This morning I went to the Garden of the Gods in Colorado Springs. It was a deeply moving and spiritual experience. I don’t use that latter word lightly. I have rarely been to a more aptly named spot. I expected to find the rocks beautiful. I did not expect to find tears in my eyes at the sight of the first one, and I did not expect that experience to be repeated over and over.
It’s easy enough to come up with relevant adjectives: staggering, overwhelming, glorious. But talking about strong emotion, expressing with words that sort of feeling is very difficult to do.
I have always thought of myself as a water person rather than a rock/earth/mountain person. It’s my dad who likes to climb mountains. I always want to go to the sea. But I think various things, some obvious and some not, have been shifting in my 40’s. And part of that is developing new appreciations, new understandings, new loves, as well as new sources of renewal, both physical and spiritual.
I remember when I was a pretty little kid thinking that compared to the lifespan of the stars, my life was insignificant, and my sadnesses a passing blip in the stream of Time. That perspective did sometimes help me take the urgency of the moment down a notch or two. Now, at the advanced age of almost-47, I find that perspective has softened and broadened. The rocks, the earth’s spiny exoskeleton, have seen the passage of more time than my human mind can actually truly comprehend. But I can feel an energetic exchange between them and me and whatever undefined thing there is in the ether that I currently name Spirit. My life, no matter how short, matters. My experiences and feelings matter. All lives matter. And I honor the ideals and intention of the donor of the park to the city of Colorado Springs, who wished that, “it be kept forever free to the public.” And the public comes there, in all its diversity of raucousness and reverence.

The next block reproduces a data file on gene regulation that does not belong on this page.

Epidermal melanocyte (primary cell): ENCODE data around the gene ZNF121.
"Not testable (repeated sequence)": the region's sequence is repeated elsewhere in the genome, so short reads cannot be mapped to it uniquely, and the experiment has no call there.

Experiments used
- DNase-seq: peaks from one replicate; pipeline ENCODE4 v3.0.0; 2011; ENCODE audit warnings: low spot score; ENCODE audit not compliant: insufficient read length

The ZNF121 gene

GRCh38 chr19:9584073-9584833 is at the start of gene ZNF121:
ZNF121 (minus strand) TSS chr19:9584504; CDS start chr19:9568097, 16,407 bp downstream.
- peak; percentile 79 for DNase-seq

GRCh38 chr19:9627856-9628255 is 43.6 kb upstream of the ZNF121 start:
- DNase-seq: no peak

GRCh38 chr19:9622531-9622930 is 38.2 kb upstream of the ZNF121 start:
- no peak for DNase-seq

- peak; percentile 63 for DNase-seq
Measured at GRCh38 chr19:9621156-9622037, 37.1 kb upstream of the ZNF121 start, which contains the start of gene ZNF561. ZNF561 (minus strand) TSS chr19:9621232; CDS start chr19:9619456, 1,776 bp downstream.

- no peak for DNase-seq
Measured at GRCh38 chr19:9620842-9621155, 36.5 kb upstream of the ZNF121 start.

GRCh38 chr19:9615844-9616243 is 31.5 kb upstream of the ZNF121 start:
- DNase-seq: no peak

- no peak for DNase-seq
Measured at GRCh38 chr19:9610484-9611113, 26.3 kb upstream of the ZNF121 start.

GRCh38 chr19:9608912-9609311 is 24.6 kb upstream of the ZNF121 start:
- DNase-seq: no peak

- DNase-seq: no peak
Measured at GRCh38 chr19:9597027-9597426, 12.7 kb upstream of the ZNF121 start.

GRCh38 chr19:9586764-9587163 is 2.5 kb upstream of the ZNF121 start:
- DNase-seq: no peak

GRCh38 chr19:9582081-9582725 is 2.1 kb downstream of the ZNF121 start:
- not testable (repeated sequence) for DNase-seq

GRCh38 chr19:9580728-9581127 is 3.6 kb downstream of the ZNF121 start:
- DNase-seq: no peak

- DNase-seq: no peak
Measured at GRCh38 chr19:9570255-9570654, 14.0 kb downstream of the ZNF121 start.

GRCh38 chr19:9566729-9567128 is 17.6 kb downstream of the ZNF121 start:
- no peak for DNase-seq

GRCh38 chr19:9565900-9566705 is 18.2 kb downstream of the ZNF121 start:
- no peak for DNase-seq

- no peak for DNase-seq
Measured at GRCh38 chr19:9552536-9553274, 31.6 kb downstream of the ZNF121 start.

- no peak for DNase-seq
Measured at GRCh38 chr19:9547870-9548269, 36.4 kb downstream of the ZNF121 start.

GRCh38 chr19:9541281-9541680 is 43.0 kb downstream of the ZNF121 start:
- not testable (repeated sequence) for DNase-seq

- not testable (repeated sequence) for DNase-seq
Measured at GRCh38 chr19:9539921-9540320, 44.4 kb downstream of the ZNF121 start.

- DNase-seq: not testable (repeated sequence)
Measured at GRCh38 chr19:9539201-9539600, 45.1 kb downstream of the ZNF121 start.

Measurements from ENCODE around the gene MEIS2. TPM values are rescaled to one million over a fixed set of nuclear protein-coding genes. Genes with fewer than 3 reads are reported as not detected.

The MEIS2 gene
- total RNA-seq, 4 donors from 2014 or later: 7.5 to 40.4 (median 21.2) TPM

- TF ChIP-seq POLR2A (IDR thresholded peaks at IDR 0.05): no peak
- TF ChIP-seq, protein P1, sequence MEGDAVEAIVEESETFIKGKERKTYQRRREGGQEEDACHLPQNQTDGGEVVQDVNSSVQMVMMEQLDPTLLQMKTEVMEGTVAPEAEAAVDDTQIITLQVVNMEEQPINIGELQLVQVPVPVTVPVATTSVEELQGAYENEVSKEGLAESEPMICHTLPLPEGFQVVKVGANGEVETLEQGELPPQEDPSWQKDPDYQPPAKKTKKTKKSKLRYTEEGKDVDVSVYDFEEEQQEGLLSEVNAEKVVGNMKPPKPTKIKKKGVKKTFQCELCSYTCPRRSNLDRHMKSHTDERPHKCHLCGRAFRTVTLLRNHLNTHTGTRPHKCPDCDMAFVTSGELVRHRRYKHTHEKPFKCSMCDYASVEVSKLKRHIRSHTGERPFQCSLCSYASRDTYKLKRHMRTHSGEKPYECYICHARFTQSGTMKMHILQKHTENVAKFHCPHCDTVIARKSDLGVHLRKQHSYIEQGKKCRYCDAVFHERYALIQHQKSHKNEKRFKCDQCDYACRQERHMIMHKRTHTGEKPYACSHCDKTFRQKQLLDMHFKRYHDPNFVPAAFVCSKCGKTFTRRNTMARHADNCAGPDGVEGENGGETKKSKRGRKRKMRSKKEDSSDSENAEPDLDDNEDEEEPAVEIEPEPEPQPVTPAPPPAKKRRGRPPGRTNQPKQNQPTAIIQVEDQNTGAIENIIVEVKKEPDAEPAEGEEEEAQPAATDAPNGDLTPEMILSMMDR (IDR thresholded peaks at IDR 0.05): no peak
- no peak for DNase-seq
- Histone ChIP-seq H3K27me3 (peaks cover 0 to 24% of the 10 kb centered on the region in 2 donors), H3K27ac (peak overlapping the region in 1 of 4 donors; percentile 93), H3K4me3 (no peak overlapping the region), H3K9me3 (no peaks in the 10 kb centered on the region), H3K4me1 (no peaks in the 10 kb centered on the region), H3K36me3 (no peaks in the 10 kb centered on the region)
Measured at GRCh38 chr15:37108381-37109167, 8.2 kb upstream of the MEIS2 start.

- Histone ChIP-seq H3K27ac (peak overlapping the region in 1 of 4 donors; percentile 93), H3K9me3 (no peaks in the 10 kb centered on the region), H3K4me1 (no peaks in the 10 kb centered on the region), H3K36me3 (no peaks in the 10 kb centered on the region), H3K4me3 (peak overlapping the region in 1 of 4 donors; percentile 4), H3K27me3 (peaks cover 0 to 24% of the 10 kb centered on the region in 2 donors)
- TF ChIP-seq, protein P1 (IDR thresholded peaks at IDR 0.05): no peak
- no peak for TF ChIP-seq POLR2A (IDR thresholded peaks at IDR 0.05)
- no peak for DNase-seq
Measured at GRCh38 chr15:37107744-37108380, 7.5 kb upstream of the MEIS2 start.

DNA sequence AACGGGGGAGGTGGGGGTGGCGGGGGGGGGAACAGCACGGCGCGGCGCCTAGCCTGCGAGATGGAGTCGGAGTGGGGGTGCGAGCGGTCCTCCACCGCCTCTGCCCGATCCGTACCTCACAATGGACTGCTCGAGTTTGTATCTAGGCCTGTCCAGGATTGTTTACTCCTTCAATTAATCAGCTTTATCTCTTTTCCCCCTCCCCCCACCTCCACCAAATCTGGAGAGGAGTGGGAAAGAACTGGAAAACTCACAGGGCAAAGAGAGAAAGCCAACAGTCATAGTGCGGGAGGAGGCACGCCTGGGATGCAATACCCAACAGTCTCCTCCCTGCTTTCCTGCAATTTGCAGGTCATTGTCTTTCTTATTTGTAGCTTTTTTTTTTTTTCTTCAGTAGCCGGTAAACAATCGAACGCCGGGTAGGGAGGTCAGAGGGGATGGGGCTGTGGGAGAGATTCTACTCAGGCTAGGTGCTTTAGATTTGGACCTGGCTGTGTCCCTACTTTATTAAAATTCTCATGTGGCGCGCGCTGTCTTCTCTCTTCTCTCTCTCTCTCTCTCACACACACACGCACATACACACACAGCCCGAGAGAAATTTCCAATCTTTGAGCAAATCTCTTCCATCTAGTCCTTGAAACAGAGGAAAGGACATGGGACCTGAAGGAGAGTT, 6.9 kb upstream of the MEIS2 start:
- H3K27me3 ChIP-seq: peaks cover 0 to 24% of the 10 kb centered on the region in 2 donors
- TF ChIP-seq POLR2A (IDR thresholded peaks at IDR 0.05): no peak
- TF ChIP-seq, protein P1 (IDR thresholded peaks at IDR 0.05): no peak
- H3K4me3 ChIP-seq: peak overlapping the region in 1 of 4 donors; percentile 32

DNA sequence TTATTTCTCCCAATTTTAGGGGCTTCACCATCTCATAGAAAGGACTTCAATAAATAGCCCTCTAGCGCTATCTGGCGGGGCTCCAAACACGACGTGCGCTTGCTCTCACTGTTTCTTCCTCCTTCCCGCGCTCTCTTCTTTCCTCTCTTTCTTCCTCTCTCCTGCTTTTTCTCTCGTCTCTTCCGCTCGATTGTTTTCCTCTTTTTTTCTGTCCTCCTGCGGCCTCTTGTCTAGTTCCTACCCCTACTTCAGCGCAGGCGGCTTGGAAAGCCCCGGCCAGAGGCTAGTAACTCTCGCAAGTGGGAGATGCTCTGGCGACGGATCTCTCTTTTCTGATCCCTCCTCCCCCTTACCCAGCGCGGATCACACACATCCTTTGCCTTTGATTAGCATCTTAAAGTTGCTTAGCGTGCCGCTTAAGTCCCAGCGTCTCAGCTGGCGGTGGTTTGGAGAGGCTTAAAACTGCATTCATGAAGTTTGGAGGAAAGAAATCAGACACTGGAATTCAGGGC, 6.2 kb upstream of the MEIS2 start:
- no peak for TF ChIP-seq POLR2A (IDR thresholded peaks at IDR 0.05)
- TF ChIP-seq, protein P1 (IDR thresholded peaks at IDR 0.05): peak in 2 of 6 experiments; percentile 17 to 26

I am not sure I can name the reasons that I cried upon sight of the rocks. But they seemed to me to be meaning made solid. They endure, and yet they change. They are affected by wind and rain, by ice, and by people. People have carved names and hearts and initials on their surfaces. I find this outrageous, though I understand the impulse to leave a mark on something so everlasting. And I accept as the cost of freedom that people will make unconstrained poor choices.
But I do think we need to teach and model reverence. We humans are very capable destroyers. Along with availability of affordable consumer goods seems to have come a casual disregard for the materials, work, and energy that have gone into the making and selling of those items. We need to remember and communicate the value of craft, persistence, longevity, and consideration for those who will come after us. And we need to remember our history, as well as allowing real history that has been suppressed by the powerful to reemerge when it is presented to us.
My experience today at Garden of the Gods reminded me of two of the questions I need to keep fresh in my mind in my daily life. And those are: “What is the most compassionate thing I can do for myself (and others) right now?” and, “What is the highest option?”
I am very glad I had that time by myself with no need, perceived or otherwise, to filter my experience through anyone else’s presence or perspective. I want to bring my children there when they’re a bit older. And I’d love to go back with my friends. But this morning’s solo visit was a real gift. I hope to keep the memory of it fresh so I can continue to receive its blessings.